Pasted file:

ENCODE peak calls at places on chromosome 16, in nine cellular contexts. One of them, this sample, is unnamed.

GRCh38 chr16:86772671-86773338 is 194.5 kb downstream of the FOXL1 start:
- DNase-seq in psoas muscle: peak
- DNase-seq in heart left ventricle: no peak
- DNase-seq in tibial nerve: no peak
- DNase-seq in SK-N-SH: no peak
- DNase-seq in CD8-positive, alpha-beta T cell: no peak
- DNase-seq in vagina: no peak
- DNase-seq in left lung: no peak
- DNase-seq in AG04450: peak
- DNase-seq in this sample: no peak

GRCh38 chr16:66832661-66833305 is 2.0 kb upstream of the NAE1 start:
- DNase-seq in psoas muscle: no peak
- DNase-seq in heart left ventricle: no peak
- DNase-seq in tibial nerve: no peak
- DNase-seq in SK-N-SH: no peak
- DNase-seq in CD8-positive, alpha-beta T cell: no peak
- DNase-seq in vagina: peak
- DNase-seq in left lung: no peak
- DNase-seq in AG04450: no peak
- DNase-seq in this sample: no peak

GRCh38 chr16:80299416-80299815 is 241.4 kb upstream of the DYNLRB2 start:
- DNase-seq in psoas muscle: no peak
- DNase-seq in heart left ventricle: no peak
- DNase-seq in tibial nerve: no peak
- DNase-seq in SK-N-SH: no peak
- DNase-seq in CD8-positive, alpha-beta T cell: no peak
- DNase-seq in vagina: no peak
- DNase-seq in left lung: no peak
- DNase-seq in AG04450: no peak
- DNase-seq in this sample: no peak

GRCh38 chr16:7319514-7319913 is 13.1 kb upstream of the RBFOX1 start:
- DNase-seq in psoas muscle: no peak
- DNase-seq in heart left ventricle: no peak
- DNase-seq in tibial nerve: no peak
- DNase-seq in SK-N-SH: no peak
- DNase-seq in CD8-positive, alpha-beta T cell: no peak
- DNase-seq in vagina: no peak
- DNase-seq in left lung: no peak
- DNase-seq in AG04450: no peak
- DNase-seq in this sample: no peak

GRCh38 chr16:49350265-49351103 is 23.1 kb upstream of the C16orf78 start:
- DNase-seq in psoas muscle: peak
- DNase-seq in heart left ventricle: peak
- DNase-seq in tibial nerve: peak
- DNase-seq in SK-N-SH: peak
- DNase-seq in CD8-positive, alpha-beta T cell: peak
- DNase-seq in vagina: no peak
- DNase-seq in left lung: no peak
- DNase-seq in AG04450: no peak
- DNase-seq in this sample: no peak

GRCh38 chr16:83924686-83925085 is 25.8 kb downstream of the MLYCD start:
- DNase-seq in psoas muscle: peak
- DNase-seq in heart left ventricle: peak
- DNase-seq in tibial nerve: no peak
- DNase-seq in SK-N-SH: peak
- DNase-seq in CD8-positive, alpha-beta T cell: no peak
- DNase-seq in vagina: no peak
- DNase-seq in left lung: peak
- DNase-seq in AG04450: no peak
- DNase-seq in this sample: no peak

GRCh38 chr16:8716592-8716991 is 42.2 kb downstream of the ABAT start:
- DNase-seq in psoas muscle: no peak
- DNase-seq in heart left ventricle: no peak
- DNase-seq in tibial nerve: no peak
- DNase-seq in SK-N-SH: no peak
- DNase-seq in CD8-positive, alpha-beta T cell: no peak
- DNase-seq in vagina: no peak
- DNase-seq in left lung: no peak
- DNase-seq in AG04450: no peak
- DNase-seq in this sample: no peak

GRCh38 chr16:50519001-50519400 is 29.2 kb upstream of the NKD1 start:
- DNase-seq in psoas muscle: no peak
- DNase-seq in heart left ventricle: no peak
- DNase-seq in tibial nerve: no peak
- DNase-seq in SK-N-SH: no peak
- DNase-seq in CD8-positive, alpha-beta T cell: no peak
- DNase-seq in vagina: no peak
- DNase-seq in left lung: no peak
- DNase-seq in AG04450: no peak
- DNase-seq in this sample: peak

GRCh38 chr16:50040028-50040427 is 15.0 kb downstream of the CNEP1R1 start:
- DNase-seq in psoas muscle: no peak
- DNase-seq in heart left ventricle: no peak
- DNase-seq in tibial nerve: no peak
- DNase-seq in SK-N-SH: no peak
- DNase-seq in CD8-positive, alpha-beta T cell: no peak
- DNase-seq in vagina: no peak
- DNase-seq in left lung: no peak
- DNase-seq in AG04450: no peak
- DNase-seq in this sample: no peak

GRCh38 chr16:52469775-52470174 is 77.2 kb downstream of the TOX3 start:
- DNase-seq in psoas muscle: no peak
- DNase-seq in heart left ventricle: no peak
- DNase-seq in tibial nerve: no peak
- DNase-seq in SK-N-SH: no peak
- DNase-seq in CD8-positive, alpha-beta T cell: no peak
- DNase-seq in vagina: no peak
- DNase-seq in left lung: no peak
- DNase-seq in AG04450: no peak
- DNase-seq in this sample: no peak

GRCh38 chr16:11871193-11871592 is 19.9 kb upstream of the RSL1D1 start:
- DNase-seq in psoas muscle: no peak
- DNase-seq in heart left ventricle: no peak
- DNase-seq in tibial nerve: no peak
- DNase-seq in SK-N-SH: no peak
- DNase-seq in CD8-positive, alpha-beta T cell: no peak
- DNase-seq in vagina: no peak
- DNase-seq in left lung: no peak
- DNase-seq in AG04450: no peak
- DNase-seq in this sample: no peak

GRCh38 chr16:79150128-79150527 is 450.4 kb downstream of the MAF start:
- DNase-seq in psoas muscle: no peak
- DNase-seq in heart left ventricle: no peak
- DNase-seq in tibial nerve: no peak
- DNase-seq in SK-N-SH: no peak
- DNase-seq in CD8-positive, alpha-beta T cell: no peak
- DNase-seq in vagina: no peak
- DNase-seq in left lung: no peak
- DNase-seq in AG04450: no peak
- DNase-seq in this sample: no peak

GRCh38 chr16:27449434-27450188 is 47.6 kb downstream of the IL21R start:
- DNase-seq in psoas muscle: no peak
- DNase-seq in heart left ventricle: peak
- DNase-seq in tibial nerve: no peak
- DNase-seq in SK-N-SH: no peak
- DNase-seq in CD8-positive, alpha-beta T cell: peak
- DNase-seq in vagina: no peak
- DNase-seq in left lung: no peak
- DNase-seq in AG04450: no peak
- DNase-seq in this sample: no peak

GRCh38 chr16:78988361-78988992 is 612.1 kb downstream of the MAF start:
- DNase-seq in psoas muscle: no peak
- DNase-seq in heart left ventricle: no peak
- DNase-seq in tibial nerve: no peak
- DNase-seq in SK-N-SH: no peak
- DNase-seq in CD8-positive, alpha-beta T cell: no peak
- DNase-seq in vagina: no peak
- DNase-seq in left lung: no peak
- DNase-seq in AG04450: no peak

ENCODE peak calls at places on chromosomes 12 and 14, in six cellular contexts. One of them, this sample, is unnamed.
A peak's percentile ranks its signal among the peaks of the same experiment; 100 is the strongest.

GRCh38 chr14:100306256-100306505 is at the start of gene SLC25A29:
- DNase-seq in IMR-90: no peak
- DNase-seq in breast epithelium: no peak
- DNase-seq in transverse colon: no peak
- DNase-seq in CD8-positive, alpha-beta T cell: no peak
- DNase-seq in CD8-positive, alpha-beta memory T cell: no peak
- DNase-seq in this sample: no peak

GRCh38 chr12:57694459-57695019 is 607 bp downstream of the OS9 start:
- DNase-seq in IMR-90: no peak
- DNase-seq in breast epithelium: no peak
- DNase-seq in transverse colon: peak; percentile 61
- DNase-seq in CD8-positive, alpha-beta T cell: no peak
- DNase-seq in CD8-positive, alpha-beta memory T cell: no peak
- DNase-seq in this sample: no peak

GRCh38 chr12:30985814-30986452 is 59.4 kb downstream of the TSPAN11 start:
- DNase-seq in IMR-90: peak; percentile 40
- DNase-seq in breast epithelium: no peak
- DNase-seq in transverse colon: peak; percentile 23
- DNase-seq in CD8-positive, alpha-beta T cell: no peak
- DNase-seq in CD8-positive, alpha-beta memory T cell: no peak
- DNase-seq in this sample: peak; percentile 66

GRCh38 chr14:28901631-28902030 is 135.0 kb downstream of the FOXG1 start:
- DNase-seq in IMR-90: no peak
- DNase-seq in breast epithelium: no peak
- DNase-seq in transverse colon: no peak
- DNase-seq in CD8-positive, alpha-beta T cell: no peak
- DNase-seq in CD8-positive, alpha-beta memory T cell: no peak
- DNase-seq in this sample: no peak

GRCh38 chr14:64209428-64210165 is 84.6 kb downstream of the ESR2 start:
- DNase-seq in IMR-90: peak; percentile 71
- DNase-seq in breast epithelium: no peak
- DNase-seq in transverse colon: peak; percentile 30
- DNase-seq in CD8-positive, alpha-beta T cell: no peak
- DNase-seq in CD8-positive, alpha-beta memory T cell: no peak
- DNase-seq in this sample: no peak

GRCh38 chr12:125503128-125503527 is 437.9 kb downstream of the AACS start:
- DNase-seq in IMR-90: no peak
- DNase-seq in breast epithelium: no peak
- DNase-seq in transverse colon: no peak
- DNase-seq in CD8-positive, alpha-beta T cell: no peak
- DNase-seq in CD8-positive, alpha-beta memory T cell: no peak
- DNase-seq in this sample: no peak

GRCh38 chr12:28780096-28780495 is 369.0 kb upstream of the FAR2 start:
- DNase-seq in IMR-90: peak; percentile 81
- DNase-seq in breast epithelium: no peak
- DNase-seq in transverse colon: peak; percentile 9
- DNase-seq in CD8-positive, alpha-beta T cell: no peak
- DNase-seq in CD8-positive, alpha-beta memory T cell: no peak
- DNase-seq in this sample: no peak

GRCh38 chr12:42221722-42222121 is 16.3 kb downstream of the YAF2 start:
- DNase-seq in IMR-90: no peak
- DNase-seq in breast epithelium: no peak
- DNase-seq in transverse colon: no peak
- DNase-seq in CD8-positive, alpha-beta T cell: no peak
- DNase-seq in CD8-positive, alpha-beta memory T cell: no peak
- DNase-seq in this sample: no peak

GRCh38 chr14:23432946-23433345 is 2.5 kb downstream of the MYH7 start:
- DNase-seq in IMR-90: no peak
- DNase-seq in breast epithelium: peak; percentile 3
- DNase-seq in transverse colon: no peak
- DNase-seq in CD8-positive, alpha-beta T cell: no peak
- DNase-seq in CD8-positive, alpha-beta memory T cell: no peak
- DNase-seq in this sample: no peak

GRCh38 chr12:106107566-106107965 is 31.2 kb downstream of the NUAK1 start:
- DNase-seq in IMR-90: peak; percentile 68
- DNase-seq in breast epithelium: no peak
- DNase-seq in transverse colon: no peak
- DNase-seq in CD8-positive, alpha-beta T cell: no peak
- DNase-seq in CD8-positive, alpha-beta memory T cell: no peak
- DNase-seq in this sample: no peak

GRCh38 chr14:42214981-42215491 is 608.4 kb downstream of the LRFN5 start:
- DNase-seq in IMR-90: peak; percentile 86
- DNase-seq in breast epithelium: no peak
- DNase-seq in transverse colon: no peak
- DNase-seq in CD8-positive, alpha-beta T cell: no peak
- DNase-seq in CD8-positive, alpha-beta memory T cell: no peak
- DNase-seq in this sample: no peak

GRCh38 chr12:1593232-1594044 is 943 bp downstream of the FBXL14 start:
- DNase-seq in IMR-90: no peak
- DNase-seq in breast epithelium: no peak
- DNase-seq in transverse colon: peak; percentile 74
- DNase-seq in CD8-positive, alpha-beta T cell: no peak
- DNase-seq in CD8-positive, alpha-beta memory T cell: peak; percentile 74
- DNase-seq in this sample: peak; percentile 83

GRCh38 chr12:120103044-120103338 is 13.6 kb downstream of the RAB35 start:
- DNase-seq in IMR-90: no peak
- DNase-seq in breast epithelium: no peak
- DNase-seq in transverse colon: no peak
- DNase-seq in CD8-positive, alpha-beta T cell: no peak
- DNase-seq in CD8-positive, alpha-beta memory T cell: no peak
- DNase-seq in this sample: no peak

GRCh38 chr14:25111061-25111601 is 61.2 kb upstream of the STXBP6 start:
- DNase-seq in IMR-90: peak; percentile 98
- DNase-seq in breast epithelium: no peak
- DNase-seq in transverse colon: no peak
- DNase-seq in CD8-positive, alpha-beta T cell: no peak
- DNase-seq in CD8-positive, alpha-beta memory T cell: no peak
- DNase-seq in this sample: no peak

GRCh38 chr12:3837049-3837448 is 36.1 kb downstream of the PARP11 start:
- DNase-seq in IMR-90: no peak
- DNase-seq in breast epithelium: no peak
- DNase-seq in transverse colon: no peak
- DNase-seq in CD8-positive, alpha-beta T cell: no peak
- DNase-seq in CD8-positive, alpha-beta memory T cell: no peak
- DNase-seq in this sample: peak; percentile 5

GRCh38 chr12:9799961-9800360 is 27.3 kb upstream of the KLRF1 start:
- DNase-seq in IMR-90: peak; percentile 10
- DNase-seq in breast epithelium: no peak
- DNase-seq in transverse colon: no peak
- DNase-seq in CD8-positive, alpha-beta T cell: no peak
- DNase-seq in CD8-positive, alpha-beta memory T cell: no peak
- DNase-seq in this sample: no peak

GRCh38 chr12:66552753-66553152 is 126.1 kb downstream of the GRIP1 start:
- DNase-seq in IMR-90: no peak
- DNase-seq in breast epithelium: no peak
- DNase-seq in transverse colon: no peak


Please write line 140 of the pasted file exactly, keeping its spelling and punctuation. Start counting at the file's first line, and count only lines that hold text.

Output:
- DNase-seq in AG04450: no peak